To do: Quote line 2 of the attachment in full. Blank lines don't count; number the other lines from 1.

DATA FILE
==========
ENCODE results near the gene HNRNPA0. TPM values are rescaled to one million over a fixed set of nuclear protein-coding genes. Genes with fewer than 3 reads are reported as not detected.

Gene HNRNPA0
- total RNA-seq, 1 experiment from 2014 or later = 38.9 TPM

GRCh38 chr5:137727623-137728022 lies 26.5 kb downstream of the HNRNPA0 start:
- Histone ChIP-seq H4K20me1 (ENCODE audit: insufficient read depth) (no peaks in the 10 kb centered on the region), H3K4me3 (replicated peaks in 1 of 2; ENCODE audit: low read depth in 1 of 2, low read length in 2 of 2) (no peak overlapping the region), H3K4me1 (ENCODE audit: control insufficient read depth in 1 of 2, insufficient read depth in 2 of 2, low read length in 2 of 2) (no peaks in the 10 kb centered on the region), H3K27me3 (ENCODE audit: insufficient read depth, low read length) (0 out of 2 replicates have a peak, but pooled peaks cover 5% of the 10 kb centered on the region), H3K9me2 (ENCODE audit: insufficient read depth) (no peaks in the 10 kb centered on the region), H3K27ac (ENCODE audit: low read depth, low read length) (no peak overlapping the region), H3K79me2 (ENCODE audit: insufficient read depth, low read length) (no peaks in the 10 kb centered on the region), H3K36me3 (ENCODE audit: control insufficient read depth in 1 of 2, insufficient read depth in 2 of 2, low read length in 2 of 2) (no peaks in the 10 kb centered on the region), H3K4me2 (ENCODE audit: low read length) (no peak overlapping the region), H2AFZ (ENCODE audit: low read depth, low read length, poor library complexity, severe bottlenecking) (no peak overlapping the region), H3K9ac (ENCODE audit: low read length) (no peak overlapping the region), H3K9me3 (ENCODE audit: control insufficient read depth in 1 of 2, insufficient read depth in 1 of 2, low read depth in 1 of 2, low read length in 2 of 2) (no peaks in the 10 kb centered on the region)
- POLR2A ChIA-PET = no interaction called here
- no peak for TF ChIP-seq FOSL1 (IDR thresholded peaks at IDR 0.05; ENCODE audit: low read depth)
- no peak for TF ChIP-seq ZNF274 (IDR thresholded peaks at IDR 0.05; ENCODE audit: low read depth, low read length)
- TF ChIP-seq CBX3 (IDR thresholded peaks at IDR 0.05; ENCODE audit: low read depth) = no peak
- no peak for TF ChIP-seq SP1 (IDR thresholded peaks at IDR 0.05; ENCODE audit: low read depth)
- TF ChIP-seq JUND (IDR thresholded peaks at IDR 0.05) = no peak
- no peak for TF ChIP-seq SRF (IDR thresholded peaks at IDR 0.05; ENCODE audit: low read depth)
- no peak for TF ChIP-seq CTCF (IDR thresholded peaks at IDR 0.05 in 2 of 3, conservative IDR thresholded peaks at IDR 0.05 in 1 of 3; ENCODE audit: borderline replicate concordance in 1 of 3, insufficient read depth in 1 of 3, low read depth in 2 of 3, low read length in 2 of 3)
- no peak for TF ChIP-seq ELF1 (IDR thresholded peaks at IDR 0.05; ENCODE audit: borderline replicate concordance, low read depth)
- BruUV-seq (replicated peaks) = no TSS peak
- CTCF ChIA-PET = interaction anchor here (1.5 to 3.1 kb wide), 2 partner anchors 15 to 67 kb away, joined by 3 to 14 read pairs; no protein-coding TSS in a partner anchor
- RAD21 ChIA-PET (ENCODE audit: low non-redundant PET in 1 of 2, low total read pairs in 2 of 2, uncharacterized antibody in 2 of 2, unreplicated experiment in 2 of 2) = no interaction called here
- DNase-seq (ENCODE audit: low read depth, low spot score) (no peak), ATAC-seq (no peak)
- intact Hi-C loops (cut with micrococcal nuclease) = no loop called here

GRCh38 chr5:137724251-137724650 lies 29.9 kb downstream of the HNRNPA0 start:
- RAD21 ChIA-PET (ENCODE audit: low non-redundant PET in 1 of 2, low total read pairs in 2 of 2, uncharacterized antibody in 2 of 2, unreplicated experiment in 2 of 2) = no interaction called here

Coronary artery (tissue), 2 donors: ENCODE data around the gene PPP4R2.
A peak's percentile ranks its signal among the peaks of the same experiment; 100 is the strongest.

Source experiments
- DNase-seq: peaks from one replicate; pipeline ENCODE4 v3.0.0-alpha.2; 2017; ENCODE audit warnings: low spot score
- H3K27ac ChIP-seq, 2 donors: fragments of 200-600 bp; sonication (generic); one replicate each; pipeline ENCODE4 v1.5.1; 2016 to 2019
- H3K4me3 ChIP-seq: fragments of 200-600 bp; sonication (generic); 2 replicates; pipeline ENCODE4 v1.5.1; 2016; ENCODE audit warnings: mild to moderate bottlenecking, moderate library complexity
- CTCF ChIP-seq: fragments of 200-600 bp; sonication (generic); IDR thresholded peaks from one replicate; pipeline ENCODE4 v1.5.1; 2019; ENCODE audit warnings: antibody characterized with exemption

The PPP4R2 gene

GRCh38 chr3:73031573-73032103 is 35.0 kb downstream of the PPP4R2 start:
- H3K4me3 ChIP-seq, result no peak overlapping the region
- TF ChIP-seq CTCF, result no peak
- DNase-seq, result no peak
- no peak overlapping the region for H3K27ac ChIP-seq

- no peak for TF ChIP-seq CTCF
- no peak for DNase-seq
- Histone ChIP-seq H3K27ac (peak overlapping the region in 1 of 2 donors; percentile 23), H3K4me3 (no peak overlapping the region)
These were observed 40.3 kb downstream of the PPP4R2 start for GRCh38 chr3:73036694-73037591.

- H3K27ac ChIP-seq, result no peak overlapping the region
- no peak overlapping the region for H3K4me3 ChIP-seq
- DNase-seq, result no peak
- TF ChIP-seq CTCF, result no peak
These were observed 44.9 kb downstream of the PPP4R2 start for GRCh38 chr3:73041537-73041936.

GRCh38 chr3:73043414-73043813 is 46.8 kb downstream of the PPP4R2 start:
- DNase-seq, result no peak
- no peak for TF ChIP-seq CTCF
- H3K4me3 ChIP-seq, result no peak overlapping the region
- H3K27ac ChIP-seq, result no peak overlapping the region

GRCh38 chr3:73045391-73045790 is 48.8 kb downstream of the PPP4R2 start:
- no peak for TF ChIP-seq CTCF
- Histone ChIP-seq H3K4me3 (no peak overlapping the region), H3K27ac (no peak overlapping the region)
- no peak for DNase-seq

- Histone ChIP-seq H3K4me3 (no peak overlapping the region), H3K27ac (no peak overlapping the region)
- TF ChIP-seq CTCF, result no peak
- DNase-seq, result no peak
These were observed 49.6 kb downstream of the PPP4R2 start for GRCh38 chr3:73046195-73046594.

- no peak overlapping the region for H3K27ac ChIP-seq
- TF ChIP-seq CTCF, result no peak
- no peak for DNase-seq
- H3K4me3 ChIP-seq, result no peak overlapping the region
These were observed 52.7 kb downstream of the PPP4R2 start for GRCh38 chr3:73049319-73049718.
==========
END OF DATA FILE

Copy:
Gene HNRNPA0